The story of Job is one of the most fascinating in all of Scripture. He is the poster child for undeserved suffering. Whereas the laments of the psalmists often leave it unclear whether their troubles are, at least in part, due to God’s anger at sin, there is no such ambiguity with Job: God declares him to be “blameless and upright” (Job 1:8, NRSVUE).
So Satan, always the one to cast doubt on the truth, makes a bet with God: He’s only faithful because you’re so nice to him. Let him suffer instead, and he’ll curse you to your face (1:11). God takes the bet, and allows Satan to afflict Job. Through it all — the loss of his children, his possessions, and finally his physical health — he maintains his integrity, refusing to curse God for his misfortune even when he is covered from head to toe with oozing sores, even when his wife tempts him to “Curse God and die!” (2:9).
Some of his friends come to sit with him in his suffering. For an entire week, they all sit in silence. But then the lament begins. Job still doesn’t curse God, but instead curses the day he was born (Job 3). This is too much for his friends, who look to him as an example to others of stoic faithfulness. They take his complaint as sinful and hypocritical:
Your words have supported those who were stumbling,
and you have made firm the feeble knees.
But now it has come to you, and you are impatient;
it touches you, and you are dismayed.
Is not your fear of God your confidence
and the integrity of your ways your hope? (4:4-6)
Job knows he’s done nothing deserving of such punishment, and wants his day in court. But his friends, unable to imagine that suffering on such a scale could be undeserved, assume that he is guilty of some terrible unconfessed sin. The debate goes on and on, with God joining in. God never quite answers the question of why Job was allowed to suffer so (Well, you see, Satan and I had this bet…). Instead, he overwhelms Job with the evidence of his sovereign majesty.
And that, it seems, is enough; it is a testament to Job’s faithfulness that he accepts that only God is God, and he is not. He therefore repents of his impertinence:
I know that you can do all things
and that no purpose of yours can be thwarted. …
I have uttered what I did not understand,
things too wonderful for me that I did not know.
I had heard of you by the hearing of the ear,
but now my eye sees you;
therefore I despise myself
and repent in dust and ashes. (Job 42:2-3,5-6)
God reprimands Job’s friends and restores Job’s fortunes, blessing him far beyond what he had before. And in the end, Job dies happy and fulfilled, “old and full of days” (42:17).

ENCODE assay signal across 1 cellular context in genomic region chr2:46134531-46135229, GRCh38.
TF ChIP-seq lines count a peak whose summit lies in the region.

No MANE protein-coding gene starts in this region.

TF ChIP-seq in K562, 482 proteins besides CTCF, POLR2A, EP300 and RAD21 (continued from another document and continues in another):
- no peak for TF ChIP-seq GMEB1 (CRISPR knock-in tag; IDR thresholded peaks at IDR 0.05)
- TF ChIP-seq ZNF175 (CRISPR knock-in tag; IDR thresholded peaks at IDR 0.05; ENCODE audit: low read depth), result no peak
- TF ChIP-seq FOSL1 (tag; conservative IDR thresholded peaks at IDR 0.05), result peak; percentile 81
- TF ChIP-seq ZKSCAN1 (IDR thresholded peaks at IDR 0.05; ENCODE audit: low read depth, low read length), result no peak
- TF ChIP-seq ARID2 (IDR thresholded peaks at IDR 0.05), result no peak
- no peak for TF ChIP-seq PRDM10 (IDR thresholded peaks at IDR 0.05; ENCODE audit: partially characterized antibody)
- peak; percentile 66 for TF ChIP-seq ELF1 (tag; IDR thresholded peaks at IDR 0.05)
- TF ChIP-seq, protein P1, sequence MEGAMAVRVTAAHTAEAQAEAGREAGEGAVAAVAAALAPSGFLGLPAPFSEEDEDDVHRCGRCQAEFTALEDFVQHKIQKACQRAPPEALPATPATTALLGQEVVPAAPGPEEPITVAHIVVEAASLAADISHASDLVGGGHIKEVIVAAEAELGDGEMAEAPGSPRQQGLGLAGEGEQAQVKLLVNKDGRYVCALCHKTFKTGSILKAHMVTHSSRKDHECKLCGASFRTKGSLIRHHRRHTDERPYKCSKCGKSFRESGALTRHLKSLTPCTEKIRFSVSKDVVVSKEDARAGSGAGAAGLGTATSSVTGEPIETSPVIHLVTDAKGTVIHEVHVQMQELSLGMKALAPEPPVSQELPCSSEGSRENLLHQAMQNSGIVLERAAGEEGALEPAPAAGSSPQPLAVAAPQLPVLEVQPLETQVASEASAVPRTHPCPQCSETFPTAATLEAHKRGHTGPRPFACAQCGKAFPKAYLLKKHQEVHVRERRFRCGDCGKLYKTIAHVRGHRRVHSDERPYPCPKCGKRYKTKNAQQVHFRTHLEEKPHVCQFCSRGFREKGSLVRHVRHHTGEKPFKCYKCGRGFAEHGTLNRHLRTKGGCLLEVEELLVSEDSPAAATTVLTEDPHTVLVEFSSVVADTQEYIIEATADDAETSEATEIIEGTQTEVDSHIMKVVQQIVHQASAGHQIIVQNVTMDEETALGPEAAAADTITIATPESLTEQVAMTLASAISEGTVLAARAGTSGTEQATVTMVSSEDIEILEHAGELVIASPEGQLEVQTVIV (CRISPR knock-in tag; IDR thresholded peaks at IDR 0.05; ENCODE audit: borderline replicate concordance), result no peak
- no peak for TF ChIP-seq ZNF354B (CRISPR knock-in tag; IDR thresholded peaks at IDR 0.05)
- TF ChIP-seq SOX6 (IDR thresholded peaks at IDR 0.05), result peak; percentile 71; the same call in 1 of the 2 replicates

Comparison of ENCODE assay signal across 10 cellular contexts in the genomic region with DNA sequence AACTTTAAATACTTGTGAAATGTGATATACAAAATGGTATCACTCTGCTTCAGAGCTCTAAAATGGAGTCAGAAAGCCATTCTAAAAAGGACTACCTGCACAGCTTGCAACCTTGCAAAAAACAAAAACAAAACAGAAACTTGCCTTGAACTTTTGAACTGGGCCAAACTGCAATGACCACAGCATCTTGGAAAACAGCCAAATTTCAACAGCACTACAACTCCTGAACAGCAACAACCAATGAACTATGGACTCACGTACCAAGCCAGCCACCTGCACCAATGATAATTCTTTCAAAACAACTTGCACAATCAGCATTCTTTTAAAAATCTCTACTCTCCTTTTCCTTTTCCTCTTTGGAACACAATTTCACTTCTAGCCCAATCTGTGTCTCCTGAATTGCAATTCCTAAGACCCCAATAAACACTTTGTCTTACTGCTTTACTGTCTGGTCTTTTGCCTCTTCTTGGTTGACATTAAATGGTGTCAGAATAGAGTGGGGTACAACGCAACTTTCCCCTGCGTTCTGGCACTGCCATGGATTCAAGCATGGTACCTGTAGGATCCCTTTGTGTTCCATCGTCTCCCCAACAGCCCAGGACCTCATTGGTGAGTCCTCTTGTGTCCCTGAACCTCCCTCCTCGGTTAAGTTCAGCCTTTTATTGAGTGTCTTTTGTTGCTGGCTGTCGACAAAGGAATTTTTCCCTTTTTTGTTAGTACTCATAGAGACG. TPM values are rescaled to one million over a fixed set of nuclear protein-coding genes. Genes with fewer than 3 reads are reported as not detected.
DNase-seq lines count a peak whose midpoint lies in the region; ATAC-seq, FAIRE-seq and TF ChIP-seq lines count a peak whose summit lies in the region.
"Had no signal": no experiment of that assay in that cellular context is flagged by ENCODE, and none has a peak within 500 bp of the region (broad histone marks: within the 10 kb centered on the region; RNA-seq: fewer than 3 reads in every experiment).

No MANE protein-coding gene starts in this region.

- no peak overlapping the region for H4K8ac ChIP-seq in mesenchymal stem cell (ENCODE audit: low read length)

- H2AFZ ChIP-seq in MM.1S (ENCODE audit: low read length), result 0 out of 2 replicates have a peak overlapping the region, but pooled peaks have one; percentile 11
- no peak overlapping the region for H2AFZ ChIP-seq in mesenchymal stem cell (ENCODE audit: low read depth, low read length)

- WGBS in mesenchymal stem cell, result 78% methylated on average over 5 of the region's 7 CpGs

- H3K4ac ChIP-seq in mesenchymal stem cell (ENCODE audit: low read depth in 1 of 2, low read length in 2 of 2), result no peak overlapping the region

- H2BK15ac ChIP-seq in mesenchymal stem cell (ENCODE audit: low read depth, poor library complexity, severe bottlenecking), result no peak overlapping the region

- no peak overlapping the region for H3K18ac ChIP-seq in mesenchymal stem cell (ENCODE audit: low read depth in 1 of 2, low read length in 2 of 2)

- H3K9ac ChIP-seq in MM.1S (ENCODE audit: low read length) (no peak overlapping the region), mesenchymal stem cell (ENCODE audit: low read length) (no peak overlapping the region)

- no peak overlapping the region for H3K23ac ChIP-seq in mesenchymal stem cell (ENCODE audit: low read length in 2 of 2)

. . .
This ancient story would have been well-known among those to whom the apostle James wrote his letter. As we’ve seen in recent posts, he scolded believers from both the merchant class and the upper crust for their behavior. In particular, he excoriated the rich for the unethical and abusive way they were treating the poor who worked for them.
His words to the poor, naturally, were more encouraging. He told them to be patient, to endure in the face of their unjust suffering. And in case they needed an example to follow, he held up both Job and the prophets:
As an example of suffering and patience, brothers and sisters, take the prophets who spoke in the name of the Lord. Indeed, we call blessed those who showed endurance. You have heard of the endurance of Job, and you have seen the outcome that the Lord brought about, for the Lord is compassionate and merciful. (James 5:10-11)
It’s from the King James Version of verse 11 that we get the phrase, “the patience of Job.” To a modern reader familiar with the story, that might sound like a bit of an oxymoron: Job doesn’t really seem “patient” in the way we typically understand the word. That’s why contemporary translations opt instead for “endurance” or “perseverance”: the underlying Greek word conveys the sense of bearing up under a heavy load.
Faithful endurance, in other words, doesn’t have to mean uncomplaining stoicism. Nor should we be too quick to judge the faithfulness of others who complain about their suffering. Remembering the story of Job means holding fast to the sovereignty of a God who can be trusted to be compassionate and merciful. We may hope for the outcome that Job eventually enjoyed, but may have to struggle and complain our way through a season of immense suffering.
What matters throughout is that we continue to do the right thing for the right reasons. As James suggests, we can learn a similar lesson from the stories of the prophets. And in the next post, we’ll explore one such episode in the life of the most revered prophet of all: Elijah.